There are a variety of prior art searches. You can search patents only, or all literature before the priority date of your application. Geographically you can confine the search to the US, or go worldwide.
You will find that there are contrary opinions on this subject. Particularly among small business people the additional cost of doing a good prior art search is a problem when they are just beginning to pursue a patent.
We believe getting a patent search done before pursuing a patent is crucial. But we also recognize the cost issue and understand the rationale some use in recommending that you don't spend that money up front. We also understand the rationale - we just don't completely agree with it.
So let’s talk a little about how you might consider dealing with patent searching if you are cash constrained in the beginning. We never recommend that you skip the search entirely and go for the patent. But we will talk about how to keep the cost of searching down under different scenarios. Before we do that though let’s talk a bit about why we think a good search is crucial.
1) The overall cost of getting a patent is expensive. Before you spend the big bucks you should get the best information you can as to the validity of your patent claims. It's like a poker game, you can ante a little up front to see another card, then only bet more if you get a positive result.
2) Your patent practitioner (attorney or agent) should know the closest prior art before drafting claims. He or she cannot do that without a good prior art search.
3) If you have never read competitive patents you will be very surprised how much you can learn - and how many good ideas you can come up with just from reading well written patents. Of course not all patents are well written - but that is another story.
Having said that we still need to explore cost effective ways to do a search. Whether it is international in scope, a US only patent number search, or even an international patent search. There are online patent search tools available that will enable you or your company to do their own search. We can point you to some of them – and some of them are free. We will be telling you where they are and how to use them, or how to find a patent search service. Many of the online patent search services are free.
But be aware that your attorney or agent may have access to professional searchers to do this for you. We certainly do. And they have software that enables comprehensive prior art searches globally. There are sometimes compelling reasons to use this approach. And your patent attorney or agent can lead you to that type of search, and provide competent analysis to the results.
There are also different types of searches and they vary in cost and complexity. One example is called a patentability search. Here you are basically trying to determine if your inventive concept can be patented. The search is aimed primarily at novelty - meaning are there patents out there that anticipate your invention, making it very difficult for you to get a strong patent?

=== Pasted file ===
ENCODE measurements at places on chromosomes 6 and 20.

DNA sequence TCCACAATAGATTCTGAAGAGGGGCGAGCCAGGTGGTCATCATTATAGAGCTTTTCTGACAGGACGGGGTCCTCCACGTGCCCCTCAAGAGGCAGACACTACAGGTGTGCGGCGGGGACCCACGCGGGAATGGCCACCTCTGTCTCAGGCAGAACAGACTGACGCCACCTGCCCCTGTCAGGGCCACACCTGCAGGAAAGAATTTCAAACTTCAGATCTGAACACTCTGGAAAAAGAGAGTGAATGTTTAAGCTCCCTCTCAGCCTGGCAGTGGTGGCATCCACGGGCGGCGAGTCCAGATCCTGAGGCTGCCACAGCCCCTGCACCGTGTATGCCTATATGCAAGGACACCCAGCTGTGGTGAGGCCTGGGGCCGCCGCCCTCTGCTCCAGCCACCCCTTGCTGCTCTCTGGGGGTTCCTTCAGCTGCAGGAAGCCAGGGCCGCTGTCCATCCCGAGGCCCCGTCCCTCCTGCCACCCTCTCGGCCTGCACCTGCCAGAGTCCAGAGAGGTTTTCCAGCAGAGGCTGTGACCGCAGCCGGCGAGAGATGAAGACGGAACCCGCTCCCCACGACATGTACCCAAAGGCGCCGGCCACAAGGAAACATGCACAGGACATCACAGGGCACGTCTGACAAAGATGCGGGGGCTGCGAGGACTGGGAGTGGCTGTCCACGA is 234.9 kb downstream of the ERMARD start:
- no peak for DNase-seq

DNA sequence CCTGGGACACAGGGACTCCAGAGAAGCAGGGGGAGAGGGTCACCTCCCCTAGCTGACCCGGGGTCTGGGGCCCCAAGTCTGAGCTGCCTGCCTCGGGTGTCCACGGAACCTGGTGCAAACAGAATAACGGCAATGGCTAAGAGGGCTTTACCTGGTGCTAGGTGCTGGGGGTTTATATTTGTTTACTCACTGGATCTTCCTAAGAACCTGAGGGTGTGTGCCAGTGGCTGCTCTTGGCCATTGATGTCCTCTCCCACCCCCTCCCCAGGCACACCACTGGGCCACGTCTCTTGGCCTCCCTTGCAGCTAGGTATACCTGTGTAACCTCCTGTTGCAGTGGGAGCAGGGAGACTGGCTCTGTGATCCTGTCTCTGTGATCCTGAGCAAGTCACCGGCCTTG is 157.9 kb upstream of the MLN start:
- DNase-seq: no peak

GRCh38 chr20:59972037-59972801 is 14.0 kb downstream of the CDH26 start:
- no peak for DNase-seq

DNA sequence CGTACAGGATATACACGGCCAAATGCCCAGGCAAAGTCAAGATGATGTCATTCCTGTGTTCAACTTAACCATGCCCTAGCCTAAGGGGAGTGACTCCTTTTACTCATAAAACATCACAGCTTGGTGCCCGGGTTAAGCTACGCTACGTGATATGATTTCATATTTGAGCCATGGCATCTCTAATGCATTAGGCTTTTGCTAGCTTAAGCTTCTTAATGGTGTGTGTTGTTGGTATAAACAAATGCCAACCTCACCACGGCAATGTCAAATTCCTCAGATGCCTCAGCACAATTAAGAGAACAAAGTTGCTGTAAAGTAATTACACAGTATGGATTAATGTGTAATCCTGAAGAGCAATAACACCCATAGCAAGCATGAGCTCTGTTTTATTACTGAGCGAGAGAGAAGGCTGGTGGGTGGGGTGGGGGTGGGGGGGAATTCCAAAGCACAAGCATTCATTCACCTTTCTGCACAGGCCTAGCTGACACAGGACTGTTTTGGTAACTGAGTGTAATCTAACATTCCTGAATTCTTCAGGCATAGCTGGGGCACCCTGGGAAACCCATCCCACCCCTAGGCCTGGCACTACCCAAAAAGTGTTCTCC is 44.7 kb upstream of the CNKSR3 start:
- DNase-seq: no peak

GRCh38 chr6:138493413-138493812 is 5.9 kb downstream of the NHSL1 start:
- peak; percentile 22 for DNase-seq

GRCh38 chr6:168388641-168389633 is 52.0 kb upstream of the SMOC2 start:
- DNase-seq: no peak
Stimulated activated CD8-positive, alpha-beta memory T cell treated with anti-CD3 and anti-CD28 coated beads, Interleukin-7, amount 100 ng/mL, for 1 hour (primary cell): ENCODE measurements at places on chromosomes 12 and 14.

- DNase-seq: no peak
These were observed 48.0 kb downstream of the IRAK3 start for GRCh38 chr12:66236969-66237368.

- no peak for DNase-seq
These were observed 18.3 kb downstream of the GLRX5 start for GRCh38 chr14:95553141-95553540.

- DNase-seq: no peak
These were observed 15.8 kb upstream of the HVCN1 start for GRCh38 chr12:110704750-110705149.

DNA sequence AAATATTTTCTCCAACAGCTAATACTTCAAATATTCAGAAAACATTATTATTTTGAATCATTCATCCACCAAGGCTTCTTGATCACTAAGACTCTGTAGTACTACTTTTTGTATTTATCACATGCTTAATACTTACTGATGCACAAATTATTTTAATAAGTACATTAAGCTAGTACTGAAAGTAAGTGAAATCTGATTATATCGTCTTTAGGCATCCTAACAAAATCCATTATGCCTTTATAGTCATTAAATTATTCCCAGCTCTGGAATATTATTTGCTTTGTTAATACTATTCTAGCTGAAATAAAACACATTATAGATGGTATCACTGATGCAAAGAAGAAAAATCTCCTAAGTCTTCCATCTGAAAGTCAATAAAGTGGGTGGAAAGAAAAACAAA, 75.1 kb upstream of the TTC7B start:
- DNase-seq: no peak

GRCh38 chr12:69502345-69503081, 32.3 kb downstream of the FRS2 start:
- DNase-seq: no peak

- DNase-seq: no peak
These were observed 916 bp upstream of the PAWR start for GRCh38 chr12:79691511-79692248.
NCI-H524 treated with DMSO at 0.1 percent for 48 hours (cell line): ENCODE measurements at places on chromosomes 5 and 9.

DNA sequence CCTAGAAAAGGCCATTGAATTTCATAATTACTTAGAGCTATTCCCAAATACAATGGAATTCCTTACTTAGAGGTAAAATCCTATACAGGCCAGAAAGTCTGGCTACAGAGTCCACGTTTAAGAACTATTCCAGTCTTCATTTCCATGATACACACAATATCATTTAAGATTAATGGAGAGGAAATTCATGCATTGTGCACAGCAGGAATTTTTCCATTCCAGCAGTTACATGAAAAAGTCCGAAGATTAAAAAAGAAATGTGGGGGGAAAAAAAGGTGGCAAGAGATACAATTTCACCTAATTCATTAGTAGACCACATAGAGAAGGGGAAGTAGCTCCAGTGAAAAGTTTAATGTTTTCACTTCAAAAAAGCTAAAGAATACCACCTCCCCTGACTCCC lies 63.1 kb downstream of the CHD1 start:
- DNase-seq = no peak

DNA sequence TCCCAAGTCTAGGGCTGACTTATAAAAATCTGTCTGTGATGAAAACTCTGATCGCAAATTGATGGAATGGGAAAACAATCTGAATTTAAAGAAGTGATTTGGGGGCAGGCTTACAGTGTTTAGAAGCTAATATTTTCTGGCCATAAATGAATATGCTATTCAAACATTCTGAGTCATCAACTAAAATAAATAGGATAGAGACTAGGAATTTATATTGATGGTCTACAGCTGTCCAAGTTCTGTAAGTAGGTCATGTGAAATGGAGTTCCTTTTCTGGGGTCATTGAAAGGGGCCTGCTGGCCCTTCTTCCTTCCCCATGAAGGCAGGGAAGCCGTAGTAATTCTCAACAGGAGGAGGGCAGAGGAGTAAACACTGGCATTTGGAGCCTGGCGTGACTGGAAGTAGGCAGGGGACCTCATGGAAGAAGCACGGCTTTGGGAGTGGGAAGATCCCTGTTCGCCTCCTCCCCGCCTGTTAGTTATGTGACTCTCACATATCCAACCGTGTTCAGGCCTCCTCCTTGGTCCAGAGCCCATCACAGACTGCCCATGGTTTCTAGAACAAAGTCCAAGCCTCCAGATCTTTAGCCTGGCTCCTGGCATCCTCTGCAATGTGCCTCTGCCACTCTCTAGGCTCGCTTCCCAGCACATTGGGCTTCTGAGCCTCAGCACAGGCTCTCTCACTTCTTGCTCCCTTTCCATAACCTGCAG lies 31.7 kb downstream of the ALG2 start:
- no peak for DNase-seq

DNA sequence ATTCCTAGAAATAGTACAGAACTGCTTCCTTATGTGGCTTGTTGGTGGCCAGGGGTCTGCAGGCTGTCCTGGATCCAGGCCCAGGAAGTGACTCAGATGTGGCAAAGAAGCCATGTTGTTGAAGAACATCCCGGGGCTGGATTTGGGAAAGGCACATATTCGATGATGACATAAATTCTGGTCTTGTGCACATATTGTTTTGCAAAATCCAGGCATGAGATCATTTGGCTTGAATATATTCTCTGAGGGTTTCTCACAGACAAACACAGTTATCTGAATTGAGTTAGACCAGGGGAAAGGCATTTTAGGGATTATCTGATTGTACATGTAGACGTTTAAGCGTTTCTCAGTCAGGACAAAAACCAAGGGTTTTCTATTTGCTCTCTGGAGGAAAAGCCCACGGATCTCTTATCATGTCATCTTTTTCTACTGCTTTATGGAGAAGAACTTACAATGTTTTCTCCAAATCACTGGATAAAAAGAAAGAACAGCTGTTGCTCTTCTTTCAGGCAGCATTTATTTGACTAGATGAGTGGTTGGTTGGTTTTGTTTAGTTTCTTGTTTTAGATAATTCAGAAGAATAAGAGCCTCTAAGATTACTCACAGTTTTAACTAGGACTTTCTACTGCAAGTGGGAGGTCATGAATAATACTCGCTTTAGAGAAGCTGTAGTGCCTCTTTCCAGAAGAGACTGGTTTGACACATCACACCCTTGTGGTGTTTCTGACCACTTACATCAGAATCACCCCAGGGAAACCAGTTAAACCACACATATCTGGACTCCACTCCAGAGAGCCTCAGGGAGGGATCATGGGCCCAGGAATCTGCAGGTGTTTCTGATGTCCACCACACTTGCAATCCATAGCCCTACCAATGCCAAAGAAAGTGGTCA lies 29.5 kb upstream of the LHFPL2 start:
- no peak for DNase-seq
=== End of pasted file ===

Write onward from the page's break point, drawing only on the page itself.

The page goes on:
Sometimes people will ask instead for a freedom to operate search. They are not sure they want a patent but are concerned about whether they are free to operate. The basic question is - will my invention infringe any known patents? This involves a different skill set. In a patentability search you are examining the entire specification of the patent - in a freedom to operate search you are reading claim language. Because you can't infringe a patent - you can only infringe claims. And some folks are simply not skilled at interpreting claims - and don't clearly understand what constitutes infringement of a claim.
A much more serious and expensive search is done when you are in the middle of a patent infringement lawsuit. As you know an infringement lawsuit can be very expensive - especially if you are being sued for infringement and could lose. The first line of defense in this situation, before trying to prove you do not infringe, is often to try to prove that your opponent's patent is invalid. So you spare no expense to search the entire planet to find some prior art that the patent office missed.
A key first question - how can be sure you will find all the important prior art? The simple answer - you can’t. The world of prior art is huge. Remember - it is everything ever published before your priority date. It is not just patents. Although many searches tend to focus on patents. But the academic literature is also prior art and it can be important.
So in reality your goal is not to absolutely ensure you find all the prior art - you simply cannot do that without doing massive searches. Rather your goal is to significantly reduce the chances that you are trying to get a patent in the face of obvious killer prior art. And to do that with an affordable search. Just recognize that searching is as much an art as a science.
In some articles under development we will be covering what search engines are available and we will discuss some good strategies for conducting a meaningful search – domestic or international.
Again - if you need more information please ask.
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